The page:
Leadership is knowing when it’s time to pass the baton
When we talk about leadership it is often about one rising to the occasion or preparing oneself to assume a specific leadership position. I think there needs to be a conversation and perhaps training on when it’s time to pass the baton. Leadership is about grooming, teaching, developing the next generation of leaders. Leadership should not be rooted in the ability, gift or talent one has; it should be rooted in how one uses their ability, gift or talent to make a difference or an impact. It should be concerned with how effective you can use your time to make an impact or create sustainable change. Most importantly, real leadership understands that the greatest impact you can have is what you leave behind. As we know, this idea and concept of leadership is often missing in politics, especially in countries that are ruled by autocratic leaders whose understanding of leadership is synonymous with how long they lead.
The recent resignation of 93 year-old President Robert Mugabe of Zimbabwe who served as President of Zimbabwe since 1980 is a reflection of many African countries whose leaders are not willing to step aside and relinquish power.
President Robert Mugabe is no different than President Denis Sassou-Nguesso of Republic of Congo, President Yoweri Museveni of Uganda, or President Teodoro Obiang Nguema Masogo of Equatorial Guinea. As of 2016, Africa has about six leaders who have been in power for three decades or more, amassing a combined tenure of 201 years in power. The Arab spring is an example of what happens to leaders who overstay their time and are unwilling to make the necessary changes to address the needs and concerns of their citizens. Most importantly, a generation that is unable to exercise their political desires or is not given the opportunity to contribute their talent, education and skills to the political development of a country grow despondent to their political leaders.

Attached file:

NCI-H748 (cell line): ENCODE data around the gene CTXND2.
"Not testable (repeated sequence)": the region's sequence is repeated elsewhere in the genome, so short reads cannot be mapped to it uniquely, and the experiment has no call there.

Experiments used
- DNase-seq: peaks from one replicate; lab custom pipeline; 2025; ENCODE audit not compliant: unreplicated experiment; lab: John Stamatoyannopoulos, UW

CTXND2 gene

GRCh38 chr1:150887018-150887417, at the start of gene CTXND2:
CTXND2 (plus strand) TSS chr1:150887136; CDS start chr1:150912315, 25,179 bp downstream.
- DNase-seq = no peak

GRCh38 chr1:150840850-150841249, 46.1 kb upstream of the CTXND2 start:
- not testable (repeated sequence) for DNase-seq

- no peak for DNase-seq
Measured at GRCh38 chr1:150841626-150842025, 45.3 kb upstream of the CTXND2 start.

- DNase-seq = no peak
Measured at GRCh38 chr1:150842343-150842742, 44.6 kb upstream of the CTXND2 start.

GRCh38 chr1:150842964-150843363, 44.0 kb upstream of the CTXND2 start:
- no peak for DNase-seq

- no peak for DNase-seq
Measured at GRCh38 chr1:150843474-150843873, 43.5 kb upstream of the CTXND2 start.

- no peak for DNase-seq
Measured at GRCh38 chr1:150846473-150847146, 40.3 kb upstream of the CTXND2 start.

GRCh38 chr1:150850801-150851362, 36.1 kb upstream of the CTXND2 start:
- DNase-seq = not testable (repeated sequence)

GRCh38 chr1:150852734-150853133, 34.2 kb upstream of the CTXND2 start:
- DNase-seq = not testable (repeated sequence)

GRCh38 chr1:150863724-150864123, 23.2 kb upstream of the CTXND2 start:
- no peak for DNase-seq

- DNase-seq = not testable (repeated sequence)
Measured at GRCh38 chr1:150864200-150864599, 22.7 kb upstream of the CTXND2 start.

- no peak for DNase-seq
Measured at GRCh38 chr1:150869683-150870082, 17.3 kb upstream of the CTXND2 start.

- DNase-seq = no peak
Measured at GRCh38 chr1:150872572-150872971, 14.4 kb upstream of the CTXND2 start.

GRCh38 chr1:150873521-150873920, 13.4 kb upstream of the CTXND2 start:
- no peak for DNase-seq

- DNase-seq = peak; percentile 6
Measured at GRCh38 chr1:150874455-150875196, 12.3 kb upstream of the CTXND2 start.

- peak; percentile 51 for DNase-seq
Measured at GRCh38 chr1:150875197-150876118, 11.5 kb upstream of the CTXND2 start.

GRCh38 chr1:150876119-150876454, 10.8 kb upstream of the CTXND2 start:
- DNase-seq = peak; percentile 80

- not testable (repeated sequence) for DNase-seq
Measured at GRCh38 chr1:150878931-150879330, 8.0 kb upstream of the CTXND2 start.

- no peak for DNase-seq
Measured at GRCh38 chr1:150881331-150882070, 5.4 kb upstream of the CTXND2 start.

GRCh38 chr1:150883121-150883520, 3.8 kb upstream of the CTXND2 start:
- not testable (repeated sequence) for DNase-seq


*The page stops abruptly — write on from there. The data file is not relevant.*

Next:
The Arab spring was responsible for ousting long serving rulers in the Middle East and North Africa. Egypt’s former President Hosni Mubarak, Tunia’s former President Zin al Abideen and Muammar al Gaddafi of Libya, are all long-time rulers despised after 23, 29, and 42 years in power.
As a leader, it is imperative to understand that timing is everything. There is a time to rise to the occasion and time to pass the baton. A time to set and manage the vision and a time to work with bright minds to achieve the vision. Effective leadership can ever happen in a silo. A government can never reveal its fullest potential without the collaboration of other intelligent minds.
Countries that experience the most political instability, civil wars, severe economic depressions are often led by leaders who lack understanding and the application of leadership fundamentals. Some of the major components that they lack are the ability to understand the service component of their position, lack the ability to hear and communicate effectively with their citizens and often suppress the organization of civil society.
Knowing when to pass the baton is not just concerned with those in political positions; it’s a message that is applicable to all in leadership positions. There needs to be more reflection on how leaders handle exiting their leadership positions. Healthy leadership acknowledges that at some point leadership will change therefore having a succession plan is being proactive.
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